Irish doctor with too many thoughts, too little time and a blog that's supposed to check in on reality.

Wednesday, March 16, 2005

The things that prevent articles writtten on Sinn Fein

Anne Applebaum (author of the excellent "Gulag") in today's Washington Post on how, despite many reasons to write about Sinn Fein, she ended up discussing how Susan Estrich is bad for women.

In a ranting, raving series of e-mails last month, all of which were leaked, naturally, Estrich accused Kinsley of failing to print enough articles by women, most notably herself, and of resorting instead to the use of articles by men, as well as by women who don't count as women because they don't write with "women's voices."............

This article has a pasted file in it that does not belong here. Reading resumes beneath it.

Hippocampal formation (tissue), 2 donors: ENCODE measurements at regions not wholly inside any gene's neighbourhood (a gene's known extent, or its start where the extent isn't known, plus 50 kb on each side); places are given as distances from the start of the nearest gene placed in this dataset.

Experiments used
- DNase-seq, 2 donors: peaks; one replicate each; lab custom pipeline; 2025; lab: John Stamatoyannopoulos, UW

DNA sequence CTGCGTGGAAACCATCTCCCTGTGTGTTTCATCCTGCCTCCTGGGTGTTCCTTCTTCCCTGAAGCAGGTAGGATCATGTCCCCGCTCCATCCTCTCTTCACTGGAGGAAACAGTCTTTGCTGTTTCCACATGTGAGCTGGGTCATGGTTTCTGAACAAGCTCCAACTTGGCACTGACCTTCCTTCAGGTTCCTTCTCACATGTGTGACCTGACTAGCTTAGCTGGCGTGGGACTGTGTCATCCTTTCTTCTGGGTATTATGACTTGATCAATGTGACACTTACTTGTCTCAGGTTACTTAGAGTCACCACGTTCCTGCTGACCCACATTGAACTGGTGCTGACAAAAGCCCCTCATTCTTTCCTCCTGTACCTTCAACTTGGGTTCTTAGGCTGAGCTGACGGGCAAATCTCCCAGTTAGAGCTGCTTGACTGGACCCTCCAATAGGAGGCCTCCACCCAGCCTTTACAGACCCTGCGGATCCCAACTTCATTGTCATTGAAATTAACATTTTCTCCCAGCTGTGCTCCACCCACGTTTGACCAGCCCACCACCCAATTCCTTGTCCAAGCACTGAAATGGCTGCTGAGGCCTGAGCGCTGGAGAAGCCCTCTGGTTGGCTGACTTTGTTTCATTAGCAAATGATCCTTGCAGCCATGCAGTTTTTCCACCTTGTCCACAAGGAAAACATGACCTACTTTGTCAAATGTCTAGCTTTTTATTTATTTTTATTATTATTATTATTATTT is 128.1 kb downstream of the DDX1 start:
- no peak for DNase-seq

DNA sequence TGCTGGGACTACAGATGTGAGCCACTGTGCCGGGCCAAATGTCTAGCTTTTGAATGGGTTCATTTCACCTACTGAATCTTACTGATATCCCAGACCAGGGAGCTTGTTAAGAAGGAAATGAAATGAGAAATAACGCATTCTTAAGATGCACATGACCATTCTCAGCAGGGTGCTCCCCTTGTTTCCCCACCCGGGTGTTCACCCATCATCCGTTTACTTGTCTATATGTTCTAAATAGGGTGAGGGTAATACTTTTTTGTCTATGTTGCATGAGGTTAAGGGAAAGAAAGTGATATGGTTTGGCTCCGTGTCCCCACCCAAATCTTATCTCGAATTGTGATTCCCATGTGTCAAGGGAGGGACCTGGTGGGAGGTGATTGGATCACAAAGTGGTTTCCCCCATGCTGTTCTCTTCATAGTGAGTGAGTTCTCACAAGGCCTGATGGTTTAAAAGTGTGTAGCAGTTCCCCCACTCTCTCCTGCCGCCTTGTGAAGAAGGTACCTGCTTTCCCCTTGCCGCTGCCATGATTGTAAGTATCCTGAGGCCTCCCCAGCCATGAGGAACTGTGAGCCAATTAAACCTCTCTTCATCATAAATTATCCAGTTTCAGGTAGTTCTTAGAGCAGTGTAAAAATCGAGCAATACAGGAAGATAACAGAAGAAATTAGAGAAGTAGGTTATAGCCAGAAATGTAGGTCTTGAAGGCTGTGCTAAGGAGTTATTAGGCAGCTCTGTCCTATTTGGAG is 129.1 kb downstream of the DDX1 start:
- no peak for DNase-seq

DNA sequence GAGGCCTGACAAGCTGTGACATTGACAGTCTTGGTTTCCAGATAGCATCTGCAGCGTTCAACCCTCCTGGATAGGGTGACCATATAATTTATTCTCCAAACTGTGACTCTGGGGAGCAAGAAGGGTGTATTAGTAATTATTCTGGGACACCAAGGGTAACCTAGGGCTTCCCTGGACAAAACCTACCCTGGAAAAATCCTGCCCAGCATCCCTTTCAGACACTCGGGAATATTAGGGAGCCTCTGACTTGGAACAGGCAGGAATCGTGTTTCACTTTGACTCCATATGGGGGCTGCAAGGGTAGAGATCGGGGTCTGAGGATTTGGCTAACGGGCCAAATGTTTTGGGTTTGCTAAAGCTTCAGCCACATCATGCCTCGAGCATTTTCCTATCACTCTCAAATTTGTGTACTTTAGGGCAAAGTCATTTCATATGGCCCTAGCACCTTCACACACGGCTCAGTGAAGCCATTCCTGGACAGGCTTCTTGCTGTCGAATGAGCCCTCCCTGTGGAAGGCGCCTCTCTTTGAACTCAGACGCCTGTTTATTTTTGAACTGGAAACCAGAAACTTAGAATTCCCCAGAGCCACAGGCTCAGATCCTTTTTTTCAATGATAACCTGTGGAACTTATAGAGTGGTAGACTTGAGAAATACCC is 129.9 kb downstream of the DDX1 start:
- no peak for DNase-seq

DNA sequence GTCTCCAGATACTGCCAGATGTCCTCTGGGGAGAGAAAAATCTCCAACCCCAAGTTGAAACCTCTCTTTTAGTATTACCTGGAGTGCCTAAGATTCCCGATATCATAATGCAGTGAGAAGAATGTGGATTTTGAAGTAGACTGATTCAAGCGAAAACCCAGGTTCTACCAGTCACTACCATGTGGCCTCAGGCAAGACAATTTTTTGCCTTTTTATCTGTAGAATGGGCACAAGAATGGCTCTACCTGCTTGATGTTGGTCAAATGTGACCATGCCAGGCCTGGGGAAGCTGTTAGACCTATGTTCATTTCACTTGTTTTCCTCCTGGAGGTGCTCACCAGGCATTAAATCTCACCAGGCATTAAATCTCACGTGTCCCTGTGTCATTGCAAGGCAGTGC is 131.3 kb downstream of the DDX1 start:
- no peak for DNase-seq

But now, thanks to Estrich, every woman who gets her article accepted will have to wonder whether it was her knowledge of Irish politics, her willingness to court controversy or just her gender that won the editor over.
This is a storm in the media teacup, but it has echoes in universities, corporations and beyond. I am told, for example, that there is pressure at Harvard Law School, and at other law schools, to ensure that at least half the students chosen for the law review are women. Quite frankly, it's hard to think of anything that would do more damage to aspiring female lawyers. Neither they nor their prospective employers will ever know whether they got there as part of a quota or on their own merits. There's nothing wrong with a general conversation about how women can be helped to succeed in law school or taught not to fear having strong opinions. But trust me, in none of these contexts do you want to start calculating percentages



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